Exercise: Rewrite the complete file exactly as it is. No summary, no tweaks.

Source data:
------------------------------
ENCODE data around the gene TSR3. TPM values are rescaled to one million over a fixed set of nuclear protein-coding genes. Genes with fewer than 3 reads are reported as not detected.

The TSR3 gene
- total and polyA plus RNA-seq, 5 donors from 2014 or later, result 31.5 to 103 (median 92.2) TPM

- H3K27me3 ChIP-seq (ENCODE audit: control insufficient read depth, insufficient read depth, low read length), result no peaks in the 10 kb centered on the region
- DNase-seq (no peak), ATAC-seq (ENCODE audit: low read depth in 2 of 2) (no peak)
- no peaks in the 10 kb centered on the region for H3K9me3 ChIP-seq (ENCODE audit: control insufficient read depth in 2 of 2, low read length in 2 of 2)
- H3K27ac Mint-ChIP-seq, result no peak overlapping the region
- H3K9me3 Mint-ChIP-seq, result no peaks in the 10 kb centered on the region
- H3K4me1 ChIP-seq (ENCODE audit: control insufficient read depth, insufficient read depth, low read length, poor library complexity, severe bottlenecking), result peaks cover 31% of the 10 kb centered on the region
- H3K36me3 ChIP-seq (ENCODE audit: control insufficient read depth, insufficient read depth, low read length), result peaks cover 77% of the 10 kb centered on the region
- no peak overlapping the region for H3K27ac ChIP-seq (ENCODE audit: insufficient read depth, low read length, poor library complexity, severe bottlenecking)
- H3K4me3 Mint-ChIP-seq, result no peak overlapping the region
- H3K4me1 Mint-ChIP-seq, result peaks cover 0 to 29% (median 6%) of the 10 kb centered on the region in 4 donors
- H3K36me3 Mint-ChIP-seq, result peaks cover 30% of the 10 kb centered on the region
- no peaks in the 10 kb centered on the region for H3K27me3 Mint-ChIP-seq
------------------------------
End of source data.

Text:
ENCODE data around the gene TSR3. TPM values are rescaled to one million over a fixed set of nuclear protein-coding genes. Genes with fewer than 3 reads are reported as not detected.

The TSR3 gene
- total and polyA plus RNA-seq, 5 donors from 2014 or later, result 31.5 to 103 (median 92.2) TPM

- H3K27me3 ChIP-seq (ENCODE audit: control insufficient read depth, insufficient read depth, low read length), result no peaks in the 10 kb centered on the region
- DNase-seq (no peak), ATAC-seq (ENCODE audit: low read depth in 2 of 2) (no peak)
- no peaks in the 10 kb centered on the region for H3K9me3 ChIP-seq (ENCODE audit: control insufficient read depth in 2 of 2, low read length in 2 of 2)
- H3K27ac Mint-ChIP-seq, result no peak overlapping the region
- H3K9me3 Mint-ChIP-seq, result no peaks in the 10 kb centered on the region
- H3K4me1 ChIP-seq (ENCODE audit: control insufficient read depth, insufficient read depth, low read length, poor library complexity, severe bottlenecking), result peaks cover 31% of the 10 kb centered on the region
- H3K36me3 ChIP-seq (ENCODE audit: control insufficient read depth, insufficient read depth, low read length), result peaks cover 77% of the 10 kb centered on the region
- no peak overlapping the region for H3K27ac ChIP-seq (ENCODE audit: insufficient read depth, low read length, poor library complexity, severe bottlenecking)
- H3K4me3 Mint-ChIP-seq, result no peak overlapping the region
- H3K4me1 Mint-ChIP-seq, result peaks cover 0 to 29% (median 6%) of the 10 kb centered on the region in 4 donors
- H3K36me3 Mint-ChIP-seq, result peaks cover 30% of the 10 kb centered on the region
- no peaks in the 10 kb centered on the region for H3K27me3 Mint-ChIP-seq